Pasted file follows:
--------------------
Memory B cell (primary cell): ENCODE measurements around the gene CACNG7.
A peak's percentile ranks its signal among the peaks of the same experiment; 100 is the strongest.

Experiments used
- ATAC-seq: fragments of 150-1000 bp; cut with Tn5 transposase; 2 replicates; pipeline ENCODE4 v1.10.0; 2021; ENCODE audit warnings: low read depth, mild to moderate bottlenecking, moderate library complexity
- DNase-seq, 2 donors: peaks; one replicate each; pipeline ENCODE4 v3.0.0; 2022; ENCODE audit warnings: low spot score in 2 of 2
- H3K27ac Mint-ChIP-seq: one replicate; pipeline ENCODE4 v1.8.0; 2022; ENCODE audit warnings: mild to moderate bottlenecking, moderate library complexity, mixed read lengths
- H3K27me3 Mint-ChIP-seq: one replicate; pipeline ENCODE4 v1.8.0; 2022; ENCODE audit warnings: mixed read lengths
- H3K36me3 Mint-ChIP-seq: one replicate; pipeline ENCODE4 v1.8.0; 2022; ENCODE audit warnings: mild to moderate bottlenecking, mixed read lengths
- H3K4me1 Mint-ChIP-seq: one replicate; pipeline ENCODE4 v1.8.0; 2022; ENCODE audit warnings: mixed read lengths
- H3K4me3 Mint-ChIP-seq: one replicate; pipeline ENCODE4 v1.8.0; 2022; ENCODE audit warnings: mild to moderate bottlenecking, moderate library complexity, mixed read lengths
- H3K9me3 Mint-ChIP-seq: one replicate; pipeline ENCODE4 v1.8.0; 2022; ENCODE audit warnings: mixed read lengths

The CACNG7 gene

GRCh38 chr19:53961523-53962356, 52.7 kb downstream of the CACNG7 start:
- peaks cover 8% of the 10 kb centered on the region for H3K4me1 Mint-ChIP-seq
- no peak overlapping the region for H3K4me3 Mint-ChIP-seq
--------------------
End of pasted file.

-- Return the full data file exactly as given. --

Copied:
Memory B cell (primary cell): ENCODE measurements around the gene CACNG7.
A peak's percentile ranks its signal among the peaks of the same experiment; 100 is the strongest.

Experiments used
- ATAC-seq: fragments of 150-1000 bp; cut with Tn5 transposase; 2 replicates; pipeline ENCODE4 v1.10.0; 2021; ENCODE audit warnings: low read depth, mild to moderate bottlenecking, moderate library complexity
- DNase-seq, 2 donors: peaks; one replicate each; pipeline ENCODE4 v3.0.0; 2022; ENCODE audit warnings: low spot score in 2 of 2
- H3K27ac Mint-ChIP-seq: one replicate; pipeline ENCODE4 v1.8.0; 2022; ENCODE audit warnings: mild to moderate bottlenecking, moderate library complexity, mixed read lengths
- H3K27me3 Mint-ChIP-seq: one replicate; pipeline ENCODE4 v1.8.0; 2022; ENCODE audit warnings: mixed read lengths
- H3K36me3 Mint-ChIP-seq: one replicate; pipeline ENCODE4 v1.8.0; 2022; ENCODE audit warnings: mild to moderate bottlenecking, mixed read lengths
- H3K4me1 Mint-ChIP-seq: one replicate; pipeline ENCODE4 v1.8.0; 2022; ENCODE audit warnings: mixed read lengths
- H3K4me3 Mint-ChIP-seq: one replicate; pipeline ENCODE4 v1.8.0; 2022; ENCODE audit warnings: mild to moderate bottlenecking, moderate library complexity, mixed read lengths
- H3K9me3 Mint-ChIP-seq: one replicate; pipeline ENCODE4 v1.8.0; 2022; ENCODE audit warnings: mixed read lengths

The CACNG7 gene

GRCh38 chr19:53961523-53962356, 52.7 kb downstream of the CACNG7 start:
- peaks cover 8% of the 10 kb centered on the region for H3K4me1 Mint-ChIP-seq
- no peak overlapping the region for H3K4me3 Mint-ChIP-seq